I was recently lucky enough to travel to America and spend a week training a talented young footy player named Aaron there in the streets of downtown Compton.
It was an eye-opening experience and it certainly got me thinking that there is more we as a game could be doing to encourage the growth of the sport over there and potentially create a few more pathways and maybe eventually grow the player pool through some of these talented young athletes who aren't going to make it in the NFL system.
Aaron is an elite, talented kid I came into contact with and we were able to hook up a session. He's an Aussie kid who's gifted in terms of rugby league and union who is looking to come back and attend Waverly College.
There were 12 guys there altogether and four or five were athletically very gifted, around 95 kilograms and can run like the wind but it was a real eye-opener when I rocked up and they had very limited resources – just four footballs and a few tackle pads.
But it's pretty surreal to be thinking our game is growing at such a rapid rate over the other side of the world that athletes like this are getting ready to play their first game of rugby league.
The success of the Toronto Wolfpack and the growth of the Brooklyn Kings in New York has been great for the game and there's lots of people working really hard behind the scenes for not much reward at the moment. They have to take the little wins when they can and this recent trip was one of those little wins.
The long-term plan should be for NRL clubs to employ someone to be able to get those guys like the ones I was working with recently up to a standard to potentially come over here on a next-generation type of contract like the NBL do for young American basketballers.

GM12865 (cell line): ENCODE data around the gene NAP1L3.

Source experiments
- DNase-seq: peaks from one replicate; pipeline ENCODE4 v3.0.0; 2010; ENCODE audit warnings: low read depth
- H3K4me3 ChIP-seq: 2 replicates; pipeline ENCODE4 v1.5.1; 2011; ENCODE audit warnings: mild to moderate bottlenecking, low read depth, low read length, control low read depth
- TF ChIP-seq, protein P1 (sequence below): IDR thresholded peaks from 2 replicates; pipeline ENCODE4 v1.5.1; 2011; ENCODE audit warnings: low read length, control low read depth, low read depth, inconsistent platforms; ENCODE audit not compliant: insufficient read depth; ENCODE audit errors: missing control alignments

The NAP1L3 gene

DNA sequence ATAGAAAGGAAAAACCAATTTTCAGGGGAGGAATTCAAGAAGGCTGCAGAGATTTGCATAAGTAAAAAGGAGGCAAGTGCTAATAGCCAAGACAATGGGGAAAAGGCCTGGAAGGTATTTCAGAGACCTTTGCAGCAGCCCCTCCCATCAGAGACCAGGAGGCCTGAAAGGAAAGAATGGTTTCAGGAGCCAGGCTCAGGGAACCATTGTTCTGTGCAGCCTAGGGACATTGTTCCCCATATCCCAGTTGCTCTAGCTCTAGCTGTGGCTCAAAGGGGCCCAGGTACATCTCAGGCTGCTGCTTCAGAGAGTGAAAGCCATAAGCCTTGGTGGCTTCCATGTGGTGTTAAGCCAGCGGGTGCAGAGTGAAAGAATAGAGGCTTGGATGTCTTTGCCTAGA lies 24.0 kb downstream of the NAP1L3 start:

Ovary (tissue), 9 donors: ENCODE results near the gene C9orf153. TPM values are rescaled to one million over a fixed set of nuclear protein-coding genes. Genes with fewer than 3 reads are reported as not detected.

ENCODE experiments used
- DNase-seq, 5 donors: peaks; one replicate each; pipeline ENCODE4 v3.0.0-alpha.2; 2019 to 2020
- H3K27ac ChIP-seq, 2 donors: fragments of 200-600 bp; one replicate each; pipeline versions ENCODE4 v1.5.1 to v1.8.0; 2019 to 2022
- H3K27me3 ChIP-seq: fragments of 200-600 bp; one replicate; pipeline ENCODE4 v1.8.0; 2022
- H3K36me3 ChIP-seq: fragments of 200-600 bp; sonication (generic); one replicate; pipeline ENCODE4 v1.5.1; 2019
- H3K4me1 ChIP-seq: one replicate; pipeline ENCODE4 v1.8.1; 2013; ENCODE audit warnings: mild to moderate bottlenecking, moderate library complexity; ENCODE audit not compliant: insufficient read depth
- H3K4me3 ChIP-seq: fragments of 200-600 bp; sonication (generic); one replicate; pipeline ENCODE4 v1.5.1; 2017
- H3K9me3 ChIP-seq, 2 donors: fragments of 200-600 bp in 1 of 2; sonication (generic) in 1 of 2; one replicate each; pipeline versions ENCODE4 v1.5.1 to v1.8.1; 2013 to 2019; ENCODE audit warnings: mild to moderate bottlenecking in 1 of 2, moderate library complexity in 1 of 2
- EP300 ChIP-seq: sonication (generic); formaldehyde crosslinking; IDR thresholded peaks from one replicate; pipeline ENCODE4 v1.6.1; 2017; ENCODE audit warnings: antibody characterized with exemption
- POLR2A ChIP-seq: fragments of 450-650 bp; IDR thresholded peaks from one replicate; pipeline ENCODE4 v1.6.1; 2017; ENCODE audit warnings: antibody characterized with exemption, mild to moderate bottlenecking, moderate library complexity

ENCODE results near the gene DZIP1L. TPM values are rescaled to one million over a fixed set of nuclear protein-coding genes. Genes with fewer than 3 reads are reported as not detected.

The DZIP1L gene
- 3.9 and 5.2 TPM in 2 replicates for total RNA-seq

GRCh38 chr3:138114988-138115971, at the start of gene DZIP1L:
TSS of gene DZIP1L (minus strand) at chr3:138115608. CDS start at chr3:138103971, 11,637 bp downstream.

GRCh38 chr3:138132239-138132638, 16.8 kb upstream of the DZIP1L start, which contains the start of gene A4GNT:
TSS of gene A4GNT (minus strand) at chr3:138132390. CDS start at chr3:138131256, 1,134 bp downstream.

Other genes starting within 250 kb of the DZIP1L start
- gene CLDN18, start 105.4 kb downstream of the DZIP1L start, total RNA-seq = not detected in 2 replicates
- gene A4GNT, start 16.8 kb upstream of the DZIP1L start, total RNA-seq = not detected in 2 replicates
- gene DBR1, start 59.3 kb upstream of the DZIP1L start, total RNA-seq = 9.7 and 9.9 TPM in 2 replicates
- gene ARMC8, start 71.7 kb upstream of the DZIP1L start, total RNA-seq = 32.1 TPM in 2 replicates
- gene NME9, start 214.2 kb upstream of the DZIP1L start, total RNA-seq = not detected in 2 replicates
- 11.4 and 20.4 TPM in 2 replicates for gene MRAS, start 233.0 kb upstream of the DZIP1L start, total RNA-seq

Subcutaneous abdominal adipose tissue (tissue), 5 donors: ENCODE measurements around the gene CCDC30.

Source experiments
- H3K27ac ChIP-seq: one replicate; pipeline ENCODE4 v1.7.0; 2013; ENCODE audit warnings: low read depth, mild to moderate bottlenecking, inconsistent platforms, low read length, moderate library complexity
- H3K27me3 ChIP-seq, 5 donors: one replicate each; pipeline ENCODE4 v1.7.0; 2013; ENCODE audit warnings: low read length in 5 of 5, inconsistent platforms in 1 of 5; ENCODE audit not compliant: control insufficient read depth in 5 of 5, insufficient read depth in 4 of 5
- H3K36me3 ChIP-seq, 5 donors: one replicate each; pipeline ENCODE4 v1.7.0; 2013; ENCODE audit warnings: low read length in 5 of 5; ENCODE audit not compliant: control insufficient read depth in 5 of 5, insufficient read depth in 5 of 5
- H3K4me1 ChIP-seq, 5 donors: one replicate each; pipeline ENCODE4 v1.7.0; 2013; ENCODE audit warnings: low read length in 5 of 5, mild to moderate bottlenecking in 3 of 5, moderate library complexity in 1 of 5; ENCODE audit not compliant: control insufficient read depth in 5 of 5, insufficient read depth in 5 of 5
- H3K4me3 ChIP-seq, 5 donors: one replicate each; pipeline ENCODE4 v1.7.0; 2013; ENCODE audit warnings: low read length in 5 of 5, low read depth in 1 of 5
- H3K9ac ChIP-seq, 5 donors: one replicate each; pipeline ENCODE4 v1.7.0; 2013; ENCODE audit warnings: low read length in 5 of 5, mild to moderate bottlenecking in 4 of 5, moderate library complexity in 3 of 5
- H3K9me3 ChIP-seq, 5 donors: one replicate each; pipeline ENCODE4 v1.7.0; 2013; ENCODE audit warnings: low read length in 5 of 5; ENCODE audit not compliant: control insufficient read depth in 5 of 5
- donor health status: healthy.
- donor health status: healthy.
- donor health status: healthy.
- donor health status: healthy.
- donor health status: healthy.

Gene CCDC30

You could bring guys out and teach them the game because the skill set is something you can learn but the athleticism and speed and the fast-twitch muscle fibres, you can't teach that and these guys already have that. I would love to be involved in a pioneer type of program helping get these types of guys up to speed to even eventually get them an NRL contract.
The recent trip was about helping a talented group of guys get to grips with the basics, like getting onside and the play-the-ball, without any judgement or apprehension. You've got to take small steps and there are some great people working behind the scenes to get a game happening between the LA Mongrel and San Francisco Savage.
They've got a game on December 7 which will be a big step but I have no doubt, if I was ever in a position where I could travel and get the 16 best guys from across America and assign one to each NRL club to bring them out and work with them for a year, we'd see the benefits of that shine through and get the game growing internationally.
There are so many Tongan guys or guys from American Samoa over there, the Hawaiian Samoan guys – now's the time to strike. Some of them have played rugby, some have played NFL, and yes the fitness levels would have to come up because the guys I was working with were definitely surprised by how fit you'd need to be to play 80 minutes of NRL, but in terms of skill and bringing natural flair without complicating them with our shapes and styles, I was very impressed at their natural talent.
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The key is trying to work out a way to persist with these guys long enough knowing we can probably never compete with the bright lights of the NFL or have that same level of resourcing, but just getting them some footballs and some coaching over there.
Every NRL club sends their coaches on research trips – maybe if each club was assigned an area to grow the game that could help in potentially getting a domestic comp up and running over there and from there you never know. You might be more chance at attracting some more talent and in five or 10 years you might be able to expand and then you've got a steady stream of American guys who aren't able to make it in the NFL wanting to come over and play our game.